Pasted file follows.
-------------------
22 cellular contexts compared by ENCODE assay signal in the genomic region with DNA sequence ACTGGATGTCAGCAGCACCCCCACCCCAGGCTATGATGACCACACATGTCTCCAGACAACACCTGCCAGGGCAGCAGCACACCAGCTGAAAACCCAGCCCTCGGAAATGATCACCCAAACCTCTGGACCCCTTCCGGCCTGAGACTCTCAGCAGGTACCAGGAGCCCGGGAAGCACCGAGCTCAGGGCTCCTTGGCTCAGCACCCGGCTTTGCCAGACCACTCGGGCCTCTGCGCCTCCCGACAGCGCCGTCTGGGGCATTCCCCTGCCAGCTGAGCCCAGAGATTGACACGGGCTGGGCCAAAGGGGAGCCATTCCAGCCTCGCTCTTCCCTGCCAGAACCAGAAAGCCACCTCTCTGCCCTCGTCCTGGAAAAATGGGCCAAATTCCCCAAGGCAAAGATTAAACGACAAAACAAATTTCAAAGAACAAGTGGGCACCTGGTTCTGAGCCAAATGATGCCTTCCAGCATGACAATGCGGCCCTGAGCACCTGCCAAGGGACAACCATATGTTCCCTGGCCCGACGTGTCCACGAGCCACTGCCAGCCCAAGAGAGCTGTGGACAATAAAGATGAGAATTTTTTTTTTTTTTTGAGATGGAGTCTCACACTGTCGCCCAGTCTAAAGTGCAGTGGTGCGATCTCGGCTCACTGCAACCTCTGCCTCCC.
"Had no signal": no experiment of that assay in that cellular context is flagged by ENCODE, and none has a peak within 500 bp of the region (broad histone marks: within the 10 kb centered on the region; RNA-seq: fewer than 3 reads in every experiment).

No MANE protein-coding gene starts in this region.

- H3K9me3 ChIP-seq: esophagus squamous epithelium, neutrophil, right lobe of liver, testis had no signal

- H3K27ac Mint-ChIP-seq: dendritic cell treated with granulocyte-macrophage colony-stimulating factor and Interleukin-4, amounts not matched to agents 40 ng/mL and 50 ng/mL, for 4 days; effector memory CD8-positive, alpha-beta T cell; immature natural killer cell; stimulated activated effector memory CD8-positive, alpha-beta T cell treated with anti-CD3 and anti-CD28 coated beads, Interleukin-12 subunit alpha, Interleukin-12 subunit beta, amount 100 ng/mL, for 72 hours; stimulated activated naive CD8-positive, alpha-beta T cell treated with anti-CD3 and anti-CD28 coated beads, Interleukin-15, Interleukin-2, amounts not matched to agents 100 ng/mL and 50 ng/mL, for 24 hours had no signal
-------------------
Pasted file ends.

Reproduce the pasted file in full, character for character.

22 cellular contexts compared by ENCODE assay signal in the genomic region with DNA sequence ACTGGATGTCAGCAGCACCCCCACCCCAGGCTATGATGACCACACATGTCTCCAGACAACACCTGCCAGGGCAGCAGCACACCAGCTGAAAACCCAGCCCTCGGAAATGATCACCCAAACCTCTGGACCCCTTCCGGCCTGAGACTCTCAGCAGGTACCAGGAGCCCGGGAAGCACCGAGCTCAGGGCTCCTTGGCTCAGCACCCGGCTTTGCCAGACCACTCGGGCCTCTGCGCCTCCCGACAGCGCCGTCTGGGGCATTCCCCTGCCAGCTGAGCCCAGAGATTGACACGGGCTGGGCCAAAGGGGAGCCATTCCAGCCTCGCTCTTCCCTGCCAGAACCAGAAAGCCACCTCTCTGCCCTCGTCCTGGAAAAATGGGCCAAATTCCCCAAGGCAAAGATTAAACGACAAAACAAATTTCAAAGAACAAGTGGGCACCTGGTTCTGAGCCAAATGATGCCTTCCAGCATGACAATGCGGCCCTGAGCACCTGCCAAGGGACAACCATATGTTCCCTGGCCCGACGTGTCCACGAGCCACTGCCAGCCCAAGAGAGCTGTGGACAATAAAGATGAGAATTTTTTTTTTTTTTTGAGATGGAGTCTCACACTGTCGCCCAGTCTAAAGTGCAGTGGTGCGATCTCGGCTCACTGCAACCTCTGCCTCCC.
"Had no signal": no experiment of that assay in that cellular context is flagged by ENCODE, and none has a peak within 500 bp of the region (broad histone marks: within the 10 kb centered on the region; RNA-seq: fewer than 3 reads in every experiment).

No MANE protein-coding gene starts in this region.

- H3K9me3 ChIP-seq: esophagus squamous epithelium, neutrophil, right lobe of liver, testis had no signal

- H3K27ac Mint-ChIP-seq: dendritic cell treated with granulocyte-macrophage colony-stimulating factor and Interleukin-4, amounts not matched to agents 40 ng/mL and 50 ng/mL, for 4 days; effector memory CD8-positive, alpha-beta T cell; immature natural killer cell; stimulated activated effector memory CD8-positive, alpha-beta T cell treated with anti-CD3 and anti-CD28 coated beads, Interleukin-12 subunit alpha, Interleukin-12 subunit beta, amount 100 ng/mL, for 72 hours; stimulated activated naive CD8-positive, alpha-beta T cell treated with anti-CD3 and anti-CD28 coated beads, Interleukin-15, Interleukin-2, amounts not matched to agents 100 ng/mL and 50 ng/mL, for 24 hours had no signal